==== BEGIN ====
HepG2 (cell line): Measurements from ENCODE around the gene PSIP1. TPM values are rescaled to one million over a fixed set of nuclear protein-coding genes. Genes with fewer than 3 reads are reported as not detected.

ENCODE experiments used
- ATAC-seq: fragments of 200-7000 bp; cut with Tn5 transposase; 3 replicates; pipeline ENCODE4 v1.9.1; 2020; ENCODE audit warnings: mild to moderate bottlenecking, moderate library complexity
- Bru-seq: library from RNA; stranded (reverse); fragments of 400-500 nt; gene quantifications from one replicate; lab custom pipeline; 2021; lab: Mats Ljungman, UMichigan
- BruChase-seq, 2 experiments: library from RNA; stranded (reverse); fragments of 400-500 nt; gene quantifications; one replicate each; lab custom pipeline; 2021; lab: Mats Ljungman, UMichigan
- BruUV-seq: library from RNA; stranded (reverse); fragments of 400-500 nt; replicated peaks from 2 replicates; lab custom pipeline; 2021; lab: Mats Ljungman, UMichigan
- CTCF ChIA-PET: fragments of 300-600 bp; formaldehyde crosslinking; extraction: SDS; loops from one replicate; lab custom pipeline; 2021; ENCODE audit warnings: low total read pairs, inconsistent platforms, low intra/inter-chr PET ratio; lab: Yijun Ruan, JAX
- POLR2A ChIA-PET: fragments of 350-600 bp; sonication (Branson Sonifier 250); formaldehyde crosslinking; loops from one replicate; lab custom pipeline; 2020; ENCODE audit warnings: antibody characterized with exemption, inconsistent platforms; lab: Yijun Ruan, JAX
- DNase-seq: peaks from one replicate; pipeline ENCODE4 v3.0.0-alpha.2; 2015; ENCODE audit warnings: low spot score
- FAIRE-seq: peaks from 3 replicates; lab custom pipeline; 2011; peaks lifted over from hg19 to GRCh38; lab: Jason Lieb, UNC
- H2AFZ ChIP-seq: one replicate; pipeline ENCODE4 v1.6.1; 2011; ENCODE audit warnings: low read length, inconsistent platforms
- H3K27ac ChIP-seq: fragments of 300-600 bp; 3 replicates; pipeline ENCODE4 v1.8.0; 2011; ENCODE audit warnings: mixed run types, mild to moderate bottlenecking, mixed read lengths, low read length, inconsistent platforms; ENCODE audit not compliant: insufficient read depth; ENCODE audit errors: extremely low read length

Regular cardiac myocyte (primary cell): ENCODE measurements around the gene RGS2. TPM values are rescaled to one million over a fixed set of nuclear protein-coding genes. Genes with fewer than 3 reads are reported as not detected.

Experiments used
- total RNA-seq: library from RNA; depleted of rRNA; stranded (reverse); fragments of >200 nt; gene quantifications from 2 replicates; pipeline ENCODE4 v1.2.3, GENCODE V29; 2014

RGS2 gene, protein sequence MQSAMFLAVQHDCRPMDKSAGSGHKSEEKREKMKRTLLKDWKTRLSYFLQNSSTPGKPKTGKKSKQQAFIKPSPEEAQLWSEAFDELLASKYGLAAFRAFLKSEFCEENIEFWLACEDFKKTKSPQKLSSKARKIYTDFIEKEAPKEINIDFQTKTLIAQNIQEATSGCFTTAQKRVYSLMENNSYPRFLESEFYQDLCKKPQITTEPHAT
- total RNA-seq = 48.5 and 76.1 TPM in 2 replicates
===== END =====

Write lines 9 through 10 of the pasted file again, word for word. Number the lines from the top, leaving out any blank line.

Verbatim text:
- DNase-seq: peaks from one replicate; pipeline ENCODE4 v3.0.0-alpha.2; 2015; ENCODE audit warnings: low spot score
- FAIRE-seq: peaks from 3 replicates; lab custom pipeline; 2011; peaks lifted over from hg19 to GRCh38; lab: Jason Lieb, UNC